A study has found that high fibre diets mainly including fruits, vegetables, whole grains and legumes can help reduce brain inflammation during ageing. Dietary fibres can promote the growth of good bacteria in the gut. These bacteria in turn produce short-chain-fatty-acids (SCFAs), including butyrate, as by-products. “Butyrate is of interest because it has been shown to have anti-inflammatory properties on microglia and improve memory in mice when administered pharmacologically,” said Rodney Johnson of University of Illinois.
“People are not likely to consume sodium butyrate directly, due to its noxious odour,” Johnson said. “A practical way to get elevated butyrate is to consume a diet high in soluble fibre,” he added. “We know that diet has a major influence on the composition and function of microbes in the gut and that diets high in fibre benefit good microbes, while diets high in fat and protein can have a negative influence on microbial composition and function. Diet, through altering gut microbes, is one way in which it affects disease,” said Jeff Woods, co-author on the study.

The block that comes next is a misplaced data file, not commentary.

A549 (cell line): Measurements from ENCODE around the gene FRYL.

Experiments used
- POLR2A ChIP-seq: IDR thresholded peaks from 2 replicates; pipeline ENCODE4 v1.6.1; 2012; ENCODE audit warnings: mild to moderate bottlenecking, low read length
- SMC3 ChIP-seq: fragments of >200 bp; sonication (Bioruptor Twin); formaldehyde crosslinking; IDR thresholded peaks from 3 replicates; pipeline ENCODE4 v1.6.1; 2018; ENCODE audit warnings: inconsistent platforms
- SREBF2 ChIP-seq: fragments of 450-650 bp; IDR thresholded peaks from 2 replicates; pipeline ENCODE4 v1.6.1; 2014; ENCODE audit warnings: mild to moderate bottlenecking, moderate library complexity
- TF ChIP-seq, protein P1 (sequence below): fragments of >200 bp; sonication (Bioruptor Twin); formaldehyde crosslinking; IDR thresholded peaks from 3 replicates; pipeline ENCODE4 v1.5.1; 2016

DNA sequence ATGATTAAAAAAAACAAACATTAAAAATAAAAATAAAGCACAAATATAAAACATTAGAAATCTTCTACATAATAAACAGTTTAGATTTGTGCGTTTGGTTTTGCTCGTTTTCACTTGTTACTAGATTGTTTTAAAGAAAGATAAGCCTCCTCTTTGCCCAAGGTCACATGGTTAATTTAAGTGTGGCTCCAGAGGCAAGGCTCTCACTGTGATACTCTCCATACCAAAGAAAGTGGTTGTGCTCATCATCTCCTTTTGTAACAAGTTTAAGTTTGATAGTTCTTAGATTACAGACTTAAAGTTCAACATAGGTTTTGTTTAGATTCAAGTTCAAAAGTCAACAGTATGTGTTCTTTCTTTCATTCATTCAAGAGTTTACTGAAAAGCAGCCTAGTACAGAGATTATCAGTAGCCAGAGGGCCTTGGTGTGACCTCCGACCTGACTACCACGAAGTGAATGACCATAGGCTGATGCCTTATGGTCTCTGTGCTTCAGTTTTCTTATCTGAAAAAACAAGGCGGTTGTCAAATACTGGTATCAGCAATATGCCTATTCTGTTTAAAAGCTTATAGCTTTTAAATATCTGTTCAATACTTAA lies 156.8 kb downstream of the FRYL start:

“What you eat matters. We know that older adults consume 40% less dietary fibre than is recommended. Not getting enough fibre could have negative consequences for things you don’t even think about, such as connections to brain health and inflammation in general,” Johnson concluded. Stay tuned for more updates.